A partnership which brings university students into school classrooms to encourage pupils to learn a modern foreign language is being celebrated for its innovative approach to education.
Launched in 2015, the Modern Foreign Language Student Mentoring Project delivers face to face mentoring in secondary schools to support the Welsh Government’s Global Futures strategy which aims to increase the number of young people choosing to study a modern foreign language at GCSE, A level and beyond.
It has been adopted internationally and was adapted in England to promote the benefits of language learning to thousands of pupils in two English regions in 2018-20.
Professor Claire Gorrara and colleagues from Cardiff University’s School of Modern Languages teamed up with the four Welsh education consortia, including the Central South Consortium (CSC) - a Joint Education Service for five local authorities: Bridgend, Cardiff, Merthyr Tydfil, Rhondda Cynon Taf and the Vale of Glamorgan - to deliver the mentoring project.
It places undergraduates from Cardiff, Swansea, Bangor and Aberystwyth universities into local schools in Wales to mentor pupils and encourage them to consider choosing modern foreign languages at GCSE.
Professor Gorrara said: “We are delighted that our partnership model has been recognised for helping pupils explore their place in a globalising world and introducing them to the professional and interpersonal benefits of learning languages, as well as aspiration to go to University.”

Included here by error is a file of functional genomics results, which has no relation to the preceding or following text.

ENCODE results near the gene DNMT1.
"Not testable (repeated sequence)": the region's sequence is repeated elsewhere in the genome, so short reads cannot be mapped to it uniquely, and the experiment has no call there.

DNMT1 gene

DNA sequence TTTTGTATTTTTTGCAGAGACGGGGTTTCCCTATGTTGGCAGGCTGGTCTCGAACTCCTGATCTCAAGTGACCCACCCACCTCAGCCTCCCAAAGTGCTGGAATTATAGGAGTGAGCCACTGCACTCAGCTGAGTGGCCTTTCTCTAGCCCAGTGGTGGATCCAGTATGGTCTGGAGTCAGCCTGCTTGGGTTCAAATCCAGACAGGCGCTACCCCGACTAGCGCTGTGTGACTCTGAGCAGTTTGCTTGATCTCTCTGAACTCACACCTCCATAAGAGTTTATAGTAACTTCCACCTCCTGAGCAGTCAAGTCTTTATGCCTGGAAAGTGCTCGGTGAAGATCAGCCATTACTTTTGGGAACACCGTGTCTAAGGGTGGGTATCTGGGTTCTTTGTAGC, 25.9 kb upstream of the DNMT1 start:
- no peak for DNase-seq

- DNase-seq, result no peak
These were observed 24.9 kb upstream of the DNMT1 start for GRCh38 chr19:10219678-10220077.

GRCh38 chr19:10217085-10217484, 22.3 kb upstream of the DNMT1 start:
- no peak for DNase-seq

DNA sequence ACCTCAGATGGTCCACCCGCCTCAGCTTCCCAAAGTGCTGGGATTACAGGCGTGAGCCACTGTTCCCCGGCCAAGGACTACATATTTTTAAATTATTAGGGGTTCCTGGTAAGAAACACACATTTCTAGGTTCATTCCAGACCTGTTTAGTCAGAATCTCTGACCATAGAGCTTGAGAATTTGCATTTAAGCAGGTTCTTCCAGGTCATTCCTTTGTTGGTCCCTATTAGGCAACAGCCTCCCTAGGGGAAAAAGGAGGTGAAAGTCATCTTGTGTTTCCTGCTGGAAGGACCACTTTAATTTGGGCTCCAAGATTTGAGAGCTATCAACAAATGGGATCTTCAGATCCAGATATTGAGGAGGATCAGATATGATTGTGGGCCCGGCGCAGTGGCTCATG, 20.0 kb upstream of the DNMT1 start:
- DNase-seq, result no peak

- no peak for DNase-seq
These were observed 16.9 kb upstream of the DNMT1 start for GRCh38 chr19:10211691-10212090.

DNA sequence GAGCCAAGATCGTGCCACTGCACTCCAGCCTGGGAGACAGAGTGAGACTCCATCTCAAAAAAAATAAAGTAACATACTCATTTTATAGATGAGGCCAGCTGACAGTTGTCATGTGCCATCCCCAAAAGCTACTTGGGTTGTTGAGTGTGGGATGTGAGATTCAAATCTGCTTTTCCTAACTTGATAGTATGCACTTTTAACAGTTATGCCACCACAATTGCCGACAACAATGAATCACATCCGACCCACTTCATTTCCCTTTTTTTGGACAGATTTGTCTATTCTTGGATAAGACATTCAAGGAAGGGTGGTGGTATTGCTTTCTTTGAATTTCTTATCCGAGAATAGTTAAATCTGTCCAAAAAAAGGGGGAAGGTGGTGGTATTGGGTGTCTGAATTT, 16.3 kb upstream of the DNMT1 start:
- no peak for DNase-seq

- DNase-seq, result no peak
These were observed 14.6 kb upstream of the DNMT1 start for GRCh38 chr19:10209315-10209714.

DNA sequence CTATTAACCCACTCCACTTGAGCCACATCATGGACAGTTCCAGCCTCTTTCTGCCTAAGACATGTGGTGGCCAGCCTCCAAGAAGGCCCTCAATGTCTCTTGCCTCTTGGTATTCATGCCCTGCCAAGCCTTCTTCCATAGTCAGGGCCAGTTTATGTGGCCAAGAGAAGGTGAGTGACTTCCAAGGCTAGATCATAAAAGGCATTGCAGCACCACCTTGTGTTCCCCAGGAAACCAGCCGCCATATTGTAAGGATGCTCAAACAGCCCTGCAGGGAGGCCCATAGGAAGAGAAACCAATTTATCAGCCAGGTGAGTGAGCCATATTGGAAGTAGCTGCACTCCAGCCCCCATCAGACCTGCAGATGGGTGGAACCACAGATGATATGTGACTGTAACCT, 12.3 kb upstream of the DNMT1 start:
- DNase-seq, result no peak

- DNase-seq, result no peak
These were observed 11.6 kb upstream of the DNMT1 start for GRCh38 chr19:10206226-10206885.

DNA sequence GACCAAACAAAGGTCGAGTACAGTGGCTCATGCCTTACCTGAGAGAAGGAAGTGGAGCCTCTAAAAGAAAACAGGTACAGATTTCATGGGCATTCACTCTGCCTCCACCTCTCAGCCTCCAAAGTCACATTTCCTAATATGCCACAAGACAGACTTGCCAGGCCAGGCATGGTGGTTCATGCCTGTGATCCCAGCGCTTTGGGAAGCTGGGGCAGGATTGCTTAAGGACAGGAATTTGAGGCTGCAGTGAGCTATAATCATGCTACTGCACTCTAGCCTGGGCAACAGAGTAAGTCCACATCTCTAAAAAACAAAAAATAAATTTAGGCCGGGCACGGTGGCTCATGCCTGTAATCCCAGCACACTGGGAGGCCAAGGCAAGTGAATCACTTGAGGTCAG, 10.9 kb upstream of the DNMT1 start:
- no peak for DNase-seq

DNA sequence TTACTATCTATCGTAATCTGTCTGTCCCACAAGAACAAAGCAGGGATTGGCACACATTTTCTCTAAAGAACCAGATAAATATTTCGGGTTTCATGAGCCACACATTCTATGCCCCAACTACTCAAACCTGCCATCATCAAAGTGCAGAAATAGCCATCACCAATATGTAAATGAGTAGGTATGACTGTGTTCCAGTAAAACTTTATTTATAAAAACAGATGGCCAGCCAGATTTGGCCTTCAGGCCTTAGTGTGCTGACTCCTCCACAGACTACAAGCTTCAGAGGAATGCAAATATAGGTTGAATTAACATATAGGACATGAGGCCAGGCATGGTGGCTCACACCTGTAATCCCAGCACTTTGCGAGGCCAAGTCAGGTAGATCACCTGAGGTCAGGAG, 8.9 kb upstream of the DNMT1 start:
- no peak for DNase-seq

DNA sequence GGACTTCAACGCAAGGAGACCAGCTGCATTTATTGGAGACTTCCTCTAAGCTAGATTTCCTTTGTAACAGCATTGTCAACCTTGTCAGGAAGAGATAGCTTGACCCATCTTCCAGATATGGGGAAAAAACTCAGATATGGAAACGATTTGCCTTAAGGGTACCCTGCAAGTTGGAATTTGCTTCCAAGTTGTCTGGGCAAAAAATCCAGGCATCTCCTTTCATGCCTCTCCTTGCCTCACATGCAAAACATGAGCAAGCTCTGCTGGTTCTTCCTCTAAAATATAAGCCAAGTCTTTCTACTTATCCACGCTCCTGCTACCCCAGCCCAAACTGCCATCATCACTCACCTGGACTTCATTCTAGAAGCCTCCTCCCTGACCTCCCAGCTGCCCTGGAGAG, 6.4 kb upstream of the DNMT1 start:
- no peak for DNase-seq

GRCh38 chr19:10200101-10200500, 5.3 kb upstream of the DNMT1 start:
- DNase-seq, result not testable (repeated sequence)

“A digital iteration of the project was developed and delivered in 2017-18,” added Professor Gorrara. “ Digi-Languages used digital interactions to create a blended face-to-face and online experience. A comparative digital languages project secured funding from the Department for Education and we worked in collaboration with The University of Sheffield and Sheffield Hallam University in South Yorkshire and The University of Warwick and Coventry University in the West Midlands in 2019-20. We delivered the project to 40 schools. The project in England maintained the ethos and approach of the Welsh project.”
Feedback from the Digi-Languages pilot in 2018 showed that 43% of pupils mentored chosen to study a modern foreign language at GCSE, against a national average of 18% in Wales.
Clara Seery, Managing Director of the Central South Consortium, said: “The Consortium empowers schools to improve outcomes for all learners. The Modern Foreign Language Student Mentoring Project has played a key role in broadening the horizons and aspirations of learners.
“The mentoring scheme has highlighted the skills, mobility opportunities and wellbeing advantages available to those with language skills. It is helping to raise expectations, improve motivation and create sustainable links between Higher Education modern languages departments and partner secondary schools.”
The scheme was the inspiration for a HEFCW funded £200k project which supported Physics uptake at A Level in 2018-20 and a sister project promoting the uptake of Welsh post-GCSE.
And it has generated international impact. The School of Modern Languages forged a partnership with Spain’s Regional Government of Castilla y Leon, developed through an award from Cardiff University’s Centre for Education Support and Innovation, and involving the Universidad Valladolid.
The Modern Foreign Language Student Mentoring Project is one of six partnerships recognised for innovation impact by Cardiff University in 2020 - and is being showcased as part of Cardiff’s growing work on innovation nationally and internationally.